Hello my friends. This is Maerlande. I started this guide in January 2020 and got very stumped. But it's mostly my work. I have some collaborators that will hopefully join in. The hard part is that I have played Dominions for over a decade and it's not easy to remember the new player challenges. There is a talk page and you can find me on Steam or many of the discords with your questions. We will try to add them into the guide. Please see the talk page for the scope and goals of this guide.
Recently new players have been commenting that it's hard to find the lingo and slang used a lot discussing the game. This wiki page is a good start and feel free to post questions in the discussion page. Commonly Used Shorthands
Your first step will likely be to decide if you want to play alone, in single player (SP), or with other human beings, multiplayer (MP). A common idea is try playing the game on basic difficulty in single player with a nation you like to get a feel for the core ideas of the game. There are many long time, even expert players, who only play SP. Preferably, our community does not disparage that choice as it's fully valid and includes players who helped in the beta test of Dominions 4 and 5.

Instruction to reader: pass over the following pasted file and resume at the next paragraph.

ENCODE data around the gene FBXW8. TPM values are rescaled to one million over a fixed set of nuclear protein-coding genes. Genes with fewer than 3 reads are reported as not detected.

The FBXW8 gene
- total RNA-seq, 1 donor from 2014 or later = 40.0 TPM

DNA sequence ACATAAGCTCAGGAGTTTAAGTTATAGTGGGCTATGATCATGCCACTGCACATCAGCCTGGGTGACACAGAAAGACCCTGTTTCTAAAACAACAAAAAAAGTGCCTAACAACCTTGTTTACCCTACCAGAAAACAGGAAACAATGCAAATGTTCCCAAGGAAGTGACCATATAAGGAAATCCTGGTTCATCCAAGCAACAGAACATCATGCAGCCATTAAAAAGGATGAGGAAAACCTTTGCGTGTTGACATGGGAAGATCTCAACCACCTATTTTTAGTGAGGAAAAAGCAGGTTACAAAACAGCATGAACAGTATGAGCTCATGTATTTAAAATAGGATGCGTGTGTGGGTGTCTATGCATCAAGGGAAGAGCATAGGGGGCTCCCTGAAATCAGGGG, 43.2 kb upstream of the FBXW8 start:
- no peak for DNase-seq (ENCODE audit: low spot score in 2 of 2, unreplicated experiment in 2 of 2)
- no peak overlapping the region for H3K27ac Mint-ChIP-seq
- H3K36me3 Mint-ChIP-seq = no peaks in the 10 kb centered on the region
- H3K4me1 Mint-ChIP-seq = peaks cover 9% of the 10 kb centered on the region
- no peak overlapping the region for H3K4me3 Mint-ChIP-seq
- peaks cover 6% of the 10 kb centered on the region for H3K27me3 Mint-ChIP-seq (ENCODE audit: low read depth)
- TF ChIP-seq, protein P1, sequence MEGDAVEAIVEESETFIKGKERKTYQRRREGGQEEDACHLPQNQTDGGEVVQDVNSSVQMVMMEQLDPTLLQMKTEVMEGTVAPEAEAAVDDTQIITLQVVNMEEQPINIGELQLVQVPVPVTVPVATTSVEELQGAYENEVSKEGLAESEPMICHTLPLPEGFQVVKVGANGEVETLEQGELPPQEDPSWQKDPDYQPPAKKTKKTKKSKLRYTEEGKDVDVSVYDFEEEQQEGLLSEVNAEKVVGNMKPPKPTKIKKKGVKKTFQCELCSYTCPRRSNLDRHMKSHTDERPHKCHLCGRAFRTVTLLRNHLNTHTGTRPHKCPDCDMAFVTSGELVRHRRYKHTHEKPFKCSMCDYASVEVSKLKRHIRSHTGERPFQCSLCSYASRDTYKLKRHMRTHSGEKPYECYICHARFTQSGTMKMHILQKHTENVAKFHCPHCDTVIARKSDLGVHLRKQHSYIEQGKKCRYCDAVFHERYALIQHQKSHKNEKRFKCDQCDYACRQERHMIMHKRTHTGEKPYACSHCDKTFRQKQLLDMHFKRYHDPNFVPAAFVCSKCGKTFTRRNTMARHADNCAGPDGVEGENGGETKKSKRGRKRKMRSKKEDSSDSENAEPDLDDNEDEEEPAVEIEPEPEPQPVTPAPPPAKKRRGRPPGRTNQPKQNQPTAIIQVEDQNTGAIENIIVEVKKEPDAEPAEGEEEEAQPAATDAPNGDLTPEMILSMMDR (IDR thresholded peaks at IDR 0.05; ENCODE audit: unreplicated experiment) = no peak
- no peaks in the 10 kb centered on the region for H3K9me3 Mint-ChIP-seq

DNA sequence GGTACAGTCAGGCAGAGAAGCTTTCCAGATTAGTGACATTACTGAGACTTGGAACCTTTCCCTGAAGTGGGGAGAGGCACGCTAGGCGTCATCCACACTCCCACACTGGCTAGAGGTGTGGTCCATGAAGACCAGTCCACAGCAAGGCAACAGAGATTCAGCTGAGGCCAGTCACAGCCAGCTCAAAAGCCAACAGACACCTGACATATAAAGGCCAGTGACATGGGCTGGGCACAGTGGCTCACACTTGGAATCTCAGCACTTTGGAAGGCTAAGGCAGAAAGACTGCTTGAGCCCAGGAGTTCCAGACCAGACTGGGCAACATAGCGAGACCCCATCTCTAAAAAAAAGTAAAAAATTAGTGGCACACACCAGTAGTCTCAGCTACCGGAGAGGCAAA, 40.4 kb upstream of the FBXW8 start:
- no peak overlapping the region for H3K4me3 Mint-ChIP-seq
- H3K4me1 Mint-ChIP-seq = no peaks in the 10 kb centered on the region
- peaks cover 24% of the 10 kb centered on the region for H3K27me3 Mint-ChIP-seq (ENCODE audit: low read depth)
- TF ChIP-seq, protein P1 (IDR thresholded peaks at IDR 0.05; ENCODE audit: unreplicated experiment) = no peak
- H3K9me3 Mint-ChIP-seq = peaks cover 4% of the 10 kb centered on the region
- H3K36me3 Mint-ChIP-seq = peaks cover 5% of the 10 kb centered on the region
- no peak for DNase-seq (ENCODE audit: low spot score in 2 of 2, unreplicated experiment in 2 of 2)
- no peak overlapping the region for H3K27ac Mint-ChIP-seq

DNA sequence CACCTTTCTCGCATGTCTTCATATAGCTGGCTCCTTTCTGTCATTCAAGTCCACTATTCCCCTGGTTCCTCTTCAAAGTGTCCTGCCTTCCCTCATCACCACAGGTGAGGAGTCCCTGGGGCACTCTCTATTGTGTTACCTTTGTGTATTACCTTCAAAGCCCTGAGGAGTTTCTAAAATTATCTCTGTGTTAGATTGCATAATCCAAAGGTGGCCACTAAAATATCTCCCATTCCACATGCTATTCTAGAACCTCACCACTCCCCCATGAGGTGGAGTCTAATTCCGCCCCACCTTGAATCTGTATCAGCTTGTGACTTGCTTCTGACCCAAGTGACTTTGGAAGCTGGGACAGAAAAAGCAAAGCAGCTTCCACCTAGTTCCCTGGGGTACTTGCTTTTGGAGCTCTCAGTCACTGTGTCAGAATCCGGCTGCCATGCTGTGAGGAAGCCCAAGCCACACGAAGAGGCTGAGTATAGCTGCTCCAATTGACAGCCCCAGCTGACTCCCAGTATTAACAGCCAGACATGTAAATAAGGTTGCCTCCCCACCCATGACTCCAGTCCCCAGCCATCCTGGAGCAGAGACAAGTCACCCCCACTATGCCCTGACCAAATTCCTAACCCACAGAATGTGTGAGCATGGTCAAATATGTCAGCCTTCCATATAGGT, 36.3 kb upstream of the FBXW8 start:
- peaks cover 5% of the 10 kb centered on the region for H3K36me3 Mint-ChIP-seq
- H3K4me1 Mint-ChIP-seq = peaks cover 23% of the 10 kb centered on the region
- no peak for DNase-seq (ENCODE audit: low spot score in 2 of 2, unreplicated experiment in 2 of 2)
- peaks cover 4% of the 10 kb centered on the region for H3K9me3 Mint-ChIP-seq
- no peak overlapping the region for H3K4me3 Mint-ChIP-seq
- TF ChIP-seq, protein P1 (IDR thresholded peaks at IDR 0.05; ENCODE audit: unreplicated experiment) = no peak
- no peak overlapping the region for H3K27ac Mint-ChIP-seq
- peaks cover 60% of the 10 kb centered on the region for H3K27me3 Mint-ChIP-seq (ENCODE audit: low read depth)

Let's get started with single player.
That leads to choosing a map. A few maps are included with the bare install of the game but not many. You may want more maps. There are two ways to add maps to your game.
The common choice for size of map is 15 provinces per player for multiplayer games. In single player you can clearly choose smaller or larger, although the game has trouble with the start location finder algorithm with less than 10 provinces per player. If you're worried about meeting rival nations too early, then go with 25 provinces per player and fewer sea provinces in the random map selection.
For more information on the details of map choice try this section Map Selection Details
The choice of era determines which version of each nation group you will play although there are a few single age nations. The choice has the following general effects:
This is mostly your taste or something that grabs your interest. Know that the Late Age plays somewhat differently from the other two, however, since it has much fewer nations and much tougher expansion (for most of its nations) than the other two Ages.